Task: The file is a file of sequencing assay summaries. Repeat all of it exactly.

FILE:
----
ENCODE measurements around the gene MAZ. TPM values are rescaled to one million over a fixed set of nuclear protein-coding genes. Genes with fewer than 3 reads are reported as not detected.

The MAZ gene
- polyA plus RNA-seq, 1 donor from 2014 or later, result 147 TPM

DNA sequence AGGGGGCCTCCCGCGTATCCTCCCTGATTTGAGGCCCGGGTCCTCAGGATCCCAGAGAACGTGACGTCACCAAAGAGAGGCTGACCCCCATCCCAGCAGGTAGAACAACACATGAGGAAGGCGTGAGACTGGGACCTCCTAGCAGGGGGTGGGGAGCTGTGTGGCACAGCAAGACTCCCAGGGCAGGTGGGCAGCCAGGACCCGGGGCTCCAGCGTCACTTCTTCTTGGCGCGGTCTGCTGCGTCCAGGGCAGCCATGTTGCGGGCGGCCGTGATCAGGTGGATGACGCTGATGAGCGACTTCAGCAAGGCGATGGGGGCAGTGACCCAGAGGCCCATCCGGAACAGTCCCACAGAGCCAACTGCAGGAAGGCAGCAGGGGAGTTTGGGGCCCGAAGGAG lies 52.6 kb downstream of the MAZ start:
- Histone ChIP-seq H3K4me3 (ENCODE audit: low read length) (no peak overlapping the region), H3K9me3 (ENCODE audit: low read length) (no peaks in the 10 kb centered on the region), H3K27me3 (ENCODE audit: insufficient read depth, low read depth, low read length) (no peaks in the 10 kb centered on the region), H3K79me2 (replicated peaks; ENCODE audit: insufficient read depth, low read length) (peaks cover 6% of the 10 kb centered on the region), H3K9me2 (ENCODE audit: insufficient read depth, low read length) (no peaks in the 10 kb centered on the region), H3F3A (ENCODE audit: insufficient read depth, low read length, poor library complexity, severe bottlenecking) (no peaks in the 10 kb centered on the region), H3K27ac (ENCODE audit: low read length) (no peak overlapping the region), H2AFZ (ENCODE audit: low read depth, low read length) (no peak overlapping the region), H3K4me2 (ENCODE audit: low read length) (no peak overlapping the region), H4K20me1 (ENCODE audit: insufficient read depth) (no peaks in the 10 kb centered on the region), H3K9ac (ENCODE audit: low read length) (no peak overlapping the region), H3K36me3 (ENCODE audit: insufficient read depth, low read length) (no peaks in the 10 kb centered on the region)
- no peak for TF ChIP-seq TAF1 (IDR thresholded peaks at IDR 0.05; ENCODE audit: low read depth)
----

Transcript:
ENCODE measurements around the gene MAZ. TPM values are rescaled to one million over a fixed set of nuclear protein-coding genes. Genes with fewer than 3 reads are reported as not detected.

The MAZ gene
- polyA plus RNA-seq, 1 donor from 2014 or later, result 147 TPM

DNA sequence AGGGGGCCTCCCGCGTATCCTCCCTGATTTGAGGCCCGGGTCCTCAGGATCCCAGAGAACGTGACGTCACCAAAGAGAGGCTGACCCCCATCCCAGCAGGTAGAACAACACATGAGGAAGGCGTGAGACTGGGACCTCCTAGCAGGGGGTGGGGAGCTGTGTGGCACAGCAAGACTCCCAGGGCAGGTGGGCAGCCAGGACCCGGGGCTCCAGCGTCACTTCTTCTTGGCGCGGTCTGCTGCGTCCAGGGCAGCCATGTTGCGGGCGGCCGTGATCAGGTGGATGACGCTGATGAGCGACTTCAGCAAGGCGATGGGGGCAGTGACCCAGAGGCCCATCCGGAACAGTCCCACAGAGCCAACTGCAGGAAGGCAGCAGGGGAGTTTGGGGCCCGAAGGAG lies 52.6 kb downstream of the MAZ start:
- Histone ChIP-seq H3K4me3 (ENCODE audit: low read length) (no peak overlapping the region), H3K9me3 (ENCODE audit: low read length) (no peaks in the 10 kb centered on the region), H3K27me3 (ENCODE audit: insufficient read depth, low read depth, low read length) (no peaks in the 10 kb centered on the region), H3K79me2 (replicated peaks; ENCODE audit: insufficient read depth, low read length) (peaks cover 6% of the 10 kb centered on the region), H3K9me2 (ENCODE audit: insufficient read depth, low read length) (no peaks in the 10 kb centered on the region), H3F3A (ENCODE audit: insufficient read depth, low read length, poor library complexity, severe bottlenecking) (no peaks in the 10 kb centered on the region), H3K27ac (ENCODE audit: low read length) (no peak overlapping the region), H2AFZ (ENCODE audit: low read depth, low read length) (no peak overlapping the region), H3K4me2 (ENCODE audit: low read length) (no peak overlapping the region), H4K20me1 (ENCODE audit: insufficient read depth) (no peaks in the 10 kb centered on the region), H3K9ac (ENCODE audit: low read length) (no peak overlapping the region), H3K36me3 (ENCODE audit: insufficient read depth, low read length) (no peaks in the 10 kb centered on the region)
- no peak for TF ChIP-seq TAF1 (IDR thresholded peaks at IDR 0.05; ENCODE audit: low read depth)